‘No. 1 issue’: Students urge Berkeley Planning Commission to facilitate student housing development

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Student voices and signs dominated Berkeley’s Planning Commission meeting Wednesday evening, many of them urging the commission to approve proposals aimed at facilitating affordable housing construction in the campus area.

“If affordable student housing options didn’t exist, I would be homeless,” ASUC senator and Berkeley Student Cooperative member Rizza Estacio said at the meeting. “I wouldn’t be able to attend university.”

UC Berkeley student leaders, from ASUC senators to Berkeley Student Cooperative members, proposed the More Student Housing Now resolution to promote housing development near Telegraph Avenue. The Planning Commission passed a motion to consider the resolution and determine what can be achieved by the end of the academic and calendar years.

The primary goals of the resolution are to increase both housing density and the heights of housing projects in the campus area. ASUC Senator Connor Hughes said housing is the “No. 1 issue” students are currently facing.

Wednesday’s meeting took place in the wake of the City Council’s approval of two items directly related to student housing. At its regular meeting Jan. 23, the council approved the More Student Housing Now resolution, which was a source of widespread discussion at the Planning Commission meeting. The council also passed a proposal last week to fund housing specifically for extremely low-income and homeless students.

Councilmember Kriss Worthington was the only city council member in attendance. Worthington addressed the Planning Commission during public comment, imploring it to implement policies that Berkeley City Council has already “unanimously” supported.

“(The council members) all voted for these policies, but we can’t implement them if you and your staff don’t do the work,” Worthington said to the commissioners at the meeting. “Please take action this semester on at least a few things.”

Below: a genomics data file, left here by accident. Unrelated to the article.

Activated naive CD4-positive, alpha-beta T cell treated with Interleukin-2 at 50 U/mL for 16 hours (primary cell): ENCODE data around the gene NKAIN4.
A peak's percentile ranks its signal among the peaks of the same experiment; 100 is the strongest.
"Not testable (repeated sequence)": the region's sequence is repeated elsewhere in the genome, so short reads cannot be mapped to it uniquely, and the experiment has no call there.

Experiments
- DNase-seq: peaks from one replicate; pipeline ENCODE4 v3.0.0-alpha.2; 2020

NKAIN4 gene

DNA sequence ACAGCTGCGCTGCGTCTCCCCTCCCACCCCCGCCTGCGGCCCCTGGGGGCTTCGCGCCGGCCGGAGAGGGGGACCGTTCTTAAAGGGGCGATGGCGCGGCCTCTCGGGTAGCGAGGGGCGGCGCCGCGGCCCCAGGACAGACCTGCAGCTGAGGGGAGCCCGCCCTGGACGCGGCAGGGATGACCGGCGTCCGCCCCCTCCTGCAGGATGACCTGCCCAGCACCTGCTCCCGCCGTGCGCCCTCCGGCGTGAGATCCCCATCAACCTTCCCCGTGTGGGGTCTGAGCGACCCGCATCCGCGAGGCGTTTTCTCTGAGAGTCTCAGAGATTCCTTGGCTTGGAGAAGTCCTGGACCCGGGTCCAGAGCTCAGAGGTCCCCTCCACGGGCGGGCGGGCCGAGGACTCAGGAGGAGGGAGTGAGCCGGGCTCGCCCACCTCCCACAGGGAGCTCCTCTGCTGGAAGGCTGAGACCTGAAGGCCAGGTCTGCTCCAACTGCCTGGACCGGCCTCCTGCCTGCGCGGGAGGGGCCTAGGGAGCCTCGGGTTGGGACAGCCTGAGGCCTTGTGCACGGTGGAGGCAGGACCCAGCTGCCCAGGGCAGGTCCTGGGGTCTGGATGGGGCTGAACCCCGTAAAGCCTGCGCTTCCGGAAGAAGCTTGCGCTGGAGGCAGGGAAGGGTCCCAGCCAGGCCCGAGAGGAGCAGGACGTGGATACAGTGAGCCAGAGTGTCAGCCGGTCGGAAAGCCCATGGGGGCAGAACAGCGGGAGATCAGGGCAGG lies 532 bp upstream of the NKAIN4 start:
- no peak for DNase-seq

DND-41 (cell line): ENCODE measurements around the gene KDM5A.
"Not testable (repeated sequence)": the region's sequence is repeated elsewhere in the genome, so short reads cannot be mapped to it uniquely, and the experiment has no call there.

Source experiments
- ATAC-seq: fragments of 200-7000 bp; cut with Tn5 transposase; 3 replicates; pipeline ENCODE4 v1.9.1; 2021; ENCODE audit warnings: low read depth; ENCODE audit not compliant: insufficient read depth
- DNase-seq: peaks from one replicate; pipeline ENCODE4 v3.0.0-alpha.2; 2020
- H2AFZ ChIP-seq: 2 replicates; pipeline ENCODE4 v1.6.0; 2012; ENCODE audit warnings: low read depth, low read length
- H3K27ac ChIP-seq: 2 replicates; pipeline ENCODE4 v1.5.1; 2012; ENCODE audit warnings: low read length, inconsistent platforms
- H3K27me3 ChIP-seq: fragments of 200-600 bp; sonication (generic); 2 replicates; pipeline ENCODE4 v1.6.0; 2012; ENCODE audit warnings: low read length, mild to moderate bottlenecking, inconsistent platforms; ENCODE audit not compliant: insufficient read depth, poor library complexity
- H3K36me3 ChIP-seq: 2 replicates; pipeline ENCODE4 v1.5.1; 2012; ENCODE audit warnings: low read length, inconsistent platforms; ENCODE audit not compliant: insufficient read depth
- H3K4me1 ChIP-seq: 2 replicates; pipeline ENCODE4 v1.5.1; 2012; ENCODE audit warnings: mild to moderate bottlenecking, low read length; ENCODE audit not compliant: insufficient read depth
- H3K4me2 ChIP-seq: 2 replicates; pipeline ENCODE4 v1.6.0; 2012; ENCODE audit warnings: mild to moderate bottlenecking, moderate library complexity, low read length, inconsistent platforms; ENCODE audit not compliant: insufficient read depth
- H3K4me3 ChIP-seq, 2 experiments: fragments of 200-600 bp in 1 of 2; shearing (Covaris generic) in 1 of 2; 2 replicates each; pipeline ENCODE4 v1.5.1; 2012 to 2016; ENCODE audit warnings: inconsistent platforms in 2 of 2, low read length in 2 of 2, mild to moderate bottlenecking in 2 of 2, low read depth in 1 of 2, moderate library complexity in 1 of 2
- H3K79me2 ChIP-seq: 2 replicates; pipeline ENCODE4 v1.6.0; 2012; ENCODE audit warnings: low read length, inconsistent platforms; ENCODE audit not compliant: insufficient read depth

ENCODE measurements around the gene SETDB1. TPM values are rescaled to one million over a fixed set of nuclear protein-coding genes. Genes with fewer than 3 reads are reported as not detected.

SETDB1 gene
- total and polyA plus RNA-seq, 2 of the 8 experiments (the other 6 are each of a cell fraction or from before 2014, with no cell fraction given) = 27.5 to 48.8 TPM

Students also proposed the expansion of car-free housing areas as another means of creating more residential housing units and reducing the cost of housing construction. Graduate Assembly External Affairs Vice President Jonathan Morris said that currently, each unit in a new housing development must have one parking spot, despite the fact that only one in 10 undergraduate students has access to a car.

Morris said eliminating parking spots in new housing developments would “legalize building cheap housing” by decreasing construction costs, which he said would in turn lower rent.

At the meeting, commissioners and attendees addressed student housing from both the city and university perspectives — some pointed out the university’s failure to prioritize student housing, while others highlighted the city’s responsibility to address housing concerns.

Planning Commission member Rob Wrenn said at the meeting the university needs to “step up to the plate,” while Worthington focused on the city’s “immense power” to influence change.

“It’s not just the universities that play a role in solving the student housing crisis,” Vice President of the Progressive Student Association Matthew Lewis said. “It’s local governments that play a role, too.”

Danielle Kaye is the lead city government reporter.. Contact her at [email protected] and follow her on Twitter at @danielledkaye.

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